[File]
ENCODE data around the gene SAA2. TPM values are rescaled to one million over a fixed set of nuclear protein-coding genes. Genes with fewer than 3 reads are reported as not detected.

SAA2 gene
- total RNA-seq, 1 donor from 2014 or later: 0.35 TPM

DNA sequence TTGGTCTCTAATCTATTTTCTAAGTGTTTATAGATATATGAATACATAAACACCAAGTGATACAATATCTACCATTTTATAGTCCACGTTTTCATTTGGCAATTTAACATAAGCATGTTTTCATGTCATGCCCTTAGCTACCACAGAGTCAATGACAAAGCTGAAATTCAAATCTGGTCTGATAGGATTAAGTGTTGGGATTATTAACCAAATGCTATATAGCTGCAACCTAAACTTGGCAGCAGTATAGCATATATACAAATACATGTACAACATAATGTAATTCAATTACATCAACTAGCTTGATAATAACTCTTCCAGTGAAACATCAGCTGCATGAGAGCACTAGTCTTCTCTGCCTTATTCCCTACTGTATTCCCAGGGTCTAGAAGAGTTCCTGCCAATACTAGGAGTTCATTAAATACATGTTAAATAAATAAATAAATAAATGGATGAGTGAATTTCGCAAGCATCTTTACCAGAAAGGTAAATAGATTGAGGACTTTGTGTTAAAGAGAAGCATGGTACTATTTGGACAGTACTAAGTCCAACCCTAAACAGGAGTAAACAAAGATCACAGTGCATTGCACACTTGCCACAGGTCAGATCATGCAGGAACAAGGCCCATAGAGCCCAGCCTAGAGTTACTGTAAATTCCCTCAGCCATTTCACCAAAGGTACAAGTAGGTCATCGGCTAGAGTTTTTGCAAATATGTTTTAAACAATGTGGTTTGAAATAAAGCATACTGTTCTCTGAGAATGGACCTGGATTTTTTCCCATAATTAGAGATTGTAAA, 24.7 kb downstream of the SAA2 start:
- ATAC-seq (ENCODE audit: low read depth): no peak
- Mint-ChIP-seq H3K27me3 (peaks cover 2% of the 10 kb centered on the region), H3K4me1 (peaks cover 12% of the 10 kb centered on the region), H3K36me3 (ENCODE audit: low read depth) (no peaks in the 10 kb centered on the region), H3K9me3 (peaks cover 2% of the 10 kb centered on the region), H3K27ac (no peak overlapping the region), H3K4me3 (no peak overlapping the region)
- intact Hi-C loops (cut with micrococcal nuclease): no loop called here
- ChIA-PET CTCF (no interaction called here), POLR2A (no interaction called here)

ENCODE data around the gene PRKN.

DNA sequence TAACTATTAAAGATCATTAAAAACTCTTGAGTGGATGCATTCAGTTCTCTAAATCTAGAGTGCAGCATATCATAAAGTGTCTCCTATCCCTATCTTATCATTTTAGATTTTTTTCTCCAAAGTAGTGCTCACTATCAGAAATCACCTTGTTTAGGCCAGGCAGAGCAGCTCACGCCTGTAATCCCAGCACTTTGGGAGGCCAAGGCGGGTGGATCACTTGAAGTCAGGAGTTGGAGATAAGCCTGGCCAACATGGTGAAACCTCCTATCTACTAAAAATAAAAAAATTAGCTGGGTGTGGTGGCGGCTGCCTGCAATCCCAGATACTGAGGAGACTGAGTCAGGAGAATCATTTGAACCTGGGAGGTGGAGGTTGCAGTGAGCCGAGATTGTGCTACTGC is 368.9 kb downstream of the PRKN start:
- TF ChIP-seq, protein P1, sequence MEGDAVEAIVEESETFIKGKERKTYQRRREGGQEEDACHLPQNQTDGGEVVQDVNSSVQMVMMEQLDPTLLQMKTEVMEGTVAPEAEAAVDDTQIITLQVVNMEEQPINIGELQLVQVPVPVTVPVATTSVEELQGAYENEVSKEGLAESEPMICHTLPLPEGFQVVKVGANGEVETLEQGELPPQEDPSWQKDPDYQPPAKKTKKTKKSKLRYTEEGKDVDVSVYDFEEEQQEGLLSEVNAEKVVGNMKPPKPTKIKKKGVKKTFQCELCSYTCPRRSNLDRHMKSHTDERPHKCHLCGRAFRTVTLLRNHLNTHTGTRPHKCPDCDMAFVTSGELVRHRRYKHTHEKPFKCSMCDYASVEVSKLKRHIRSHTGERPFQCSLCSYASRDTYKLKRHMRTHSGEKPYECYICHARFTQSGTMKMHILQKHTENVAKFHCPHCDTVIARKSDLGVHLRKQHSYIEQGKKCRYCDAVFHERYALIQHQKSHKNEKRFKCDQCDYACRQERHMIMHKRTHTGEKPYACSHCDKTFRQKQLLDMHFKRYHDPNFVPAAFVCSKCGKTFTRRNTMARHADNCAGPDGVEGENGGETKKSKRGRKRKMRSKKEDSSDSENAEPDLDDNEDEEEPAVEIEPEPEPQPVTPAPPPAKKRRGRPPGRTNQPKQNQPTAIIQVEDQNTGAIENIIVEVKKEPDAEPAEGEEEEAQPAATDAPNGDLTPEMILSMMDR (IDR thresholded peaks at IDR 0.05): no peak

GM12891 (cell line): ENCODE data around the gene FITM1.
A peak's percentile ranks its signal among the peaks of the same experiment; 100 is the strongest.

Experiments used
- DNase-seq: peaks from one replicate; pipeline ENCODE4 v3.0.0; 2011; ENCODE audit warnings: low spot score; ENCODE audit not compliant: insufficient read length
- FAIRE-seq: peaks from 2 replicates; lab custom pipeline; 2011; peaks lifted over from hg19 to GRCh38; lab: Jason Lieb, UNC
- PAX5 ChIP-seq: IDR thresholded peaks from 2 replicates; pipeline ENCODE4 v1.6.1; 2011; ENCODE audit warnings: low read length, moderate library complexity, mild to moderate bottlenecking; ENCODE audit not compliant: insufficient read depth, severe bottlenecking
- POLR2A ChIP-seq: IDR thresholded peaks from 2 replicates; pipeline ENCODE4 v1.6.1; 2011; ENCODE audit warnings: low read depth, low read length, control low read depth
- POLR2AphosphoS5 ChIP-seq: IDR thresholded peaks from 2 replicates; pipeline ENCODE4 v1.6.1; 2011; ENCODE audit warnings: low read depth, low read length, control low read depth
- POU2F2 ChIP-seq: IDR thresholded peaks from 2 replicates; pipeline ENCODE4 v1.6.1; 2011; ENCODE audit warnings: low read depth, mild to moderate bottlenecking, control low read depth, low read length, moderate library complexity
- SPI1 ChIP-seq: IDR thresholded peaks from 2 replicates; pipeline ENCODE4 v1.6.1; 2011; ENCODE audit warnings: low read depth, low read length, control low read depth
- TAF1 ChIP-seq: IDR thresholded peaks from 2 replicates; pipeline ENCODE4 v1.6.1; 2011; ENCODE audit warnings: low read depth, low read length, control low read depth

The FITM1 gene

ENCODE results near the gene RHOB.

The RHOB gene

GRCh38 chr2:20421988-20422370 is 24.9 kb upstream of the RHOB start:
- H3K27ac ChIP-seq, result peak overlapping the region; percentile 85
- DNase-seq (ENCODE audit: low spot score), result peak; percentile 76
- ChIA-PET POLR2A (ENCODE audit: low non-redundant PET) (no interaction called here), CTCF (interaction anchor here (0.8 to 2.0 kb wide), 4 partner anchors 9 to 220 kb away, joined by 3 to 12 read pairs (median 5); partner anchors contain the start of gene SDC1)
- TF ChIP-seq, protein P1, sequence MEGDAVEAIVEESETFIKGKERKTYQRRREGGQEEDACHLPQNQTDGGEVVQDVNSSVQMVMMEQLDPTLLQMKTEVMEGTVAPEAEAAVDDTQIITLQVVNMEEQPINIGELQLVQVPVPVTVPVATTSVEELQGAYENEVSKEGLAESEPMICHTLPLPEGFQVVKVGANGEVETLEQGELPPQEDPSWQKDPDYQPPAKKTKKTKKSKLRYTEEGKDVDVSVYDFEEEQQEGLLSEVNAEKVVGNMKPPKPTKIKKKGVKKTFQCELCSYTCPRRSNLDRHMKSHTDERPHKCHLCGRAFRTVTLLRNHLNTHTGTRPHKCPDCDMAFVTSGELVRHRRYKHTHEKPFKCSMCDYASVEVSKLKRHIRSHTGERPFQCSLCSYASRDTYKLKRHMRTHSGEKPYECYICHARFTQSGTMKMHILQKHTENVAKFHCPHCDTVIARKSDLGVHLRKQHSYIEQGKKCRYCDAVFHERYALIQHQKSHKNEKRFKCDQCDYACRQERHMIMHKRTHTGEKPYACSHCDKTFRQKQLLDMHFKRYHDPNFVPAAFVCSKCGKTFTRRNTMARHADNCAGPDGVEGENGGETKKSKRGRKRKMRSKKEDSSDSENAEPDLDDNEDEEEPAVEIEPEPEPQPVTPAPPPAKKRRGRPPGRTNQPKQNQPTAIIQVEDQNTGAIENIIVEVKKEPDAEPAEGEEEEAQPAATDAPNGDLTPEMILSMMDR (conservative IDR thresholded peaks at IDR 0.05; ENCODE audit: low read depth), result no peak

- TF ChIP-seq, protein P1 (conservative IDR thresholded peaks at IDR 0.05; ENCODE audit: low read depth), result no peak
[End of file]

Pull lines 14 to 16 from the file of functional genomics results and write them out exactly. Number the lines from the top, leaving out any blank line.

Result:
Experiments used
- DNase-seq: peaks from one replicate; pipeline ENCODE4 v3.0.0; 2011; ENCODE audit warnings: low spot score; ENCODE audit not compliant: insufficient read length
- FAIRE-seq: peaks from 2 replicates; lab custom pipeline; 2011; peaks lifted over from hg19 to GRCh38; lab: Jason Lieb, UNC